As in many other states, a group of Ohio employers have gotten together and begun issuing quality ratings for the state's hospitals. And as is often the case, the report has drawn much criticism from hospital administrators. This is the third year in a row that the group, the Employers Health Coalition of Ohio, has issued its Consumer Guide to Ohio Hospital Quality. The report, which grades 153 of the state's hospitals on a five-star scale, uses key three quality indicators to track performance, including deaths during procedures or treatment, major complications, and deaths after major complications.
The report's findings included some seemingly counterintuitive results, including the suggestion that despite their greater resources, larger facilities don't necessarily do a better job on key quality measures. Also, prestige didn't necessary predict performance. For example, the Massillon campus of Akron's Affinity Medical Center did better in treating congestive heart failure than the Cleveland Clinic, which ranked "significantly below average."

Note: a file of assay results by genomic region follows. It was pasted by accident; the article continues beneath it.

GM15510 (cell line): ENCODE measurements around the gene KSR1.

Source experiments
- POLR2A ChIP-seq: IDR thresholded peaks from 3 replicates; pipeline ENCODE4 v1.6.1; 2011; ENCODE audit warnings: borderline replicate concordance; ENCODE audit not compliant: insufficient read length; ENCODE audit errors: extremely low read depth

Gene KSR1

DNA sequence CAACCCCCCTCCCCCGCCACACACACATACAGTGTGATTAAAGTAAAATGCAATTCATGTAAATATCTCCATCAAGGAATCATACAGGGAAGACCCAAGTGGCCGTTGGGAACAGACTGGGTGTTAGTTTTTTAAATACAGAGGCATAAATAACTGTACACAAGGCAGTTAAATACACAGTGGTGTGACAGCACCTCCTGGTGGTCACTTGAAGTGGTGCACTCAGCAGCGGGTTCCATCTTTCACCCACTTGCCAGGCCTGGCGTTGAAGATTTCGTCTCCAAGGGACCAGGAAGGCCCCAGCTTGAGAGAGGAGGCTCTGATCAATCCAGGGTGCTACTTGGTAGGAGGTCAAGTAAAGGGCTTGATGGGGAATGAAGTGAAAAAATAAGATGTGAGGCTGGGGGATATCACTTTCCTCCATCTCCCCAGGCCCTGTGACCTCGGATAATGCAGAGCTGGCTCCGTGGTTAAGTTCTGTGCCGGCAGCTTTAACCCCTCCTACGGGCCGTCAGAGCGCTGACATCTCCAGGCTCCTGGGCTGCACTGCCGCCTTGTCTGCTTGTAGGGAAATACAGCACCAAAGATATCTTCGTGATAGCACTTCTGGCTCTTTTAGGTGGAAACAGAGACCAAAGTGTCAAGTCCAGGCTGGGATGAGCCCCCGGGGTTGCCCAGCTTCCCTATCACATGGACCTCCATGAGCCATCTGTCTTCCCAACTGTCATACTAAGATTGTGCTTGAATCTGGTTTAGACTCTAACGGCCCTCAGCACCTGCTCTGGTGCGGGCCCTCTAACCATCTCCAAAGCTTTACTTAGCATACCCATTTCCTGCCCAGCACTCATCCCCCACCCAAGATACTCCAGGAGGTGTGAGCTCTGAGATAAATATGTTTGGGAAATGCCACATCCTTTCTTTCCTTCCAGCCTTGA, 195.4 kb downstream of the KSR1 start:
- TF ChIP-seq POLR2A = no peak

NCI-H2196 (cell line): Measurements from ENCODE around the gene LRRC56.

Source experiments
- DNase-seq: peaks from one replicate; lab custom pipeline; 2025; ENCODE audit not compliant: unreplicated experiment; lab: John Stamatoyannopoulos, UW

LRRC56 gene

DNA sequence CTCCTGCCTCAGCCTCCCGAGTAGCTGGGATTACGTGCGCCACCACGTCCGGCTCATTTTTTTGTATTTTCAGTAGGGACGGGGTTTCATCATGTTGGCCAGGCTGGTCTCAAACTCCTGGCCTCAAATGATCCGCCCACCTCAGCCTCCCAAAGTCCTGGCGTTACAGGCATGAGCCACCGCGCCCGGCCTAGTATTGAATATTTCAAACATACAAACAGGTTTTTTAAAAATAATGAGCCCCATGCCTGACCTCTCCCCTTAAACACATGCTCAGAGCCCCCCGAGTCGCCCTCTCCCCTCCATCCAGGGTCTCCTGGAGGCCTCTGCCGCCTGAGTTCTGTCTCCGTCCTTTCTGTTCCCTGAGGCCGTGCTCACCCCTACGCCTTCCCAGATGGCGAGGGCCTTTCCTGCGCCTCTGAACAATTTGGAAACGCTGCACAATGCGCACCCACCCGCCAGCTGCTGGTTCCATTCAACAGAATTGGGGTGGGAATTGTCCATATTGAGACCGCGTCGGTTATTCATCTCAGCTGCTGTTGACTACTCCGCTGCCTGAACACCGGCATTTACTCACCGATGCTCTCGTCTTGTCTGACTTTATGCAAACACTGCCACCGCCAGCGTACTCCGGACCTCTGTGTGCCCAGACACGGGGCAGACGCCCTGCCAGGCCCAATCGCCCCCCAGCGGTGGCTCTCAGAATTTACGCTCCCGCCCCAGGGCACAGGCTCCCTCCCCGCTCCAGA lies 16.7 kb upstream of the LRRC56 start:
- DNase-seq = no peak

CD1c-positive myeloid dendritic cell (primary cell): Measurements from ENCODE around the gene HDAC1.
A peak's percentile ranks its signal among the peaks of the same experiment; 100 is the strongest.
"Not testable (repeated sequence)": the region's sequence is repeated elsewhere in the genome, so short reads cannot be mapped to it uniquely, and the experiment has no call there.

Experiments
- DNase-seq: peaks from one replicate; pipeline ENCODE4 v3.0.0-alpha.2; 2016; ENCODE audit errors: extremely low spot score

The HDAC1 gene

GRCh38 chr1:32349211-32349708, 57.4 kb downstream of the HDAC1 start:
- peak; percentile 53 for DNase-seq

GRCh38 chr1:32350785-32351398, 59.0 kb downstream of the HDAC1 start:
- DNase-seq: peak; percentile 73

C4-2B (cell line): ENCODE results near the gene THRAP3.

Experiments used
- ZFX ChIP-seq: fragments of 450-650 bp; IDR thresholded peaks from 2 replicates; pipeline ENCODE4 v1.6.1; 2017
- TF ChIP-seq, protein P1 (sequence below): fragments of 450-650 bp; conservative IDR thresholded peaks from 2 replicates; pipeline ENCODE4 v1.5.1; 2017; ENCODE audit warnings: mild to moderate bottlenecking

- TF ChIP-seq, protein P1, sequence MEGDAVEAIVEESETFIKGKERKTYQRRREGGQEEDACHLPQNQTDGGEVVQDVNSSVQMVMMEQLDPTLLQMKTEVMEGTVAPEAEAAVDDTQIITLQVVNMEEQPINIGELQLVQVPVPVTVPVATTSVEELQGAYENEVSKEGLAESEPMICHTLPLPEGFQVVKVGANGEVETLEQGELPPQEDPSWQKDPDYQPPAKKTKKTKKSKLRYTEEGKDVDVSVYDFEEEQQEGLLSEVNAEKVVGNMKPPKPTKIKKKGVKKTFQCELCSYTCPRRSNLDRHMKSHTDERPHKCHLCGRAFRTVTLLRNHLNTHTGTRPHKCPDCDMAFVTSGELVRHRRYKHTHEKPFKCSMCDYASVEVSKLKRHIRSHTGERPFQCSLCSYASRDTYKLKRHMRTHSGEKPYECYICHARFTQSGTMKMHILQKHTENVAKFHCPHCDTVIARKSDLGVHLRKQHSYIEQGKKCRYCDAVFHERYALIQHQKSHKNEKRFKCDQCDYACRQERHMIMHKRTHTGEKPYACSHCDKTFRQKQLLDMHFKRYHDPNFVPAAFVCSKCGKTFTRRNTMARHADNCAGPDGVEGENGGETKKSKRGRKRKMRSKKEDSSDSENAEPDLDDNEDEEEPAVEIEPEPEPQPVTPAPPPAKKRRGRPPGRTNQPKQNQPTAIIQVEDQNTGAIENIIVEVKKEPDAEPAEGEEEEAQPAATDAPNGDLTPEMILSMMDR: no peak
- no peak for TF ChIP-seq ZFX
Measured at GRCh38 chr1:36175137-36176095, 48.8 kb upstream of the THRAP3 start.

Hospital leaders, meanwhile, argue that the report conflicts with other national studies. They also note that the "failure to rescue" criteria--which addresses the death of patients after complications--doesn't take into account the fact that larger hospitals frequently receive patients with pre-existing complications. But Coalition execs said that hospital grades are risk-adjusted to account for the severity of patient illness.
To learn more about the Ohio quality ratings project:
- read this article from the Akron Beacon Journal
- review the group's ratings site
- read Akron-area citizens' comments on the ratings and their hospital experiences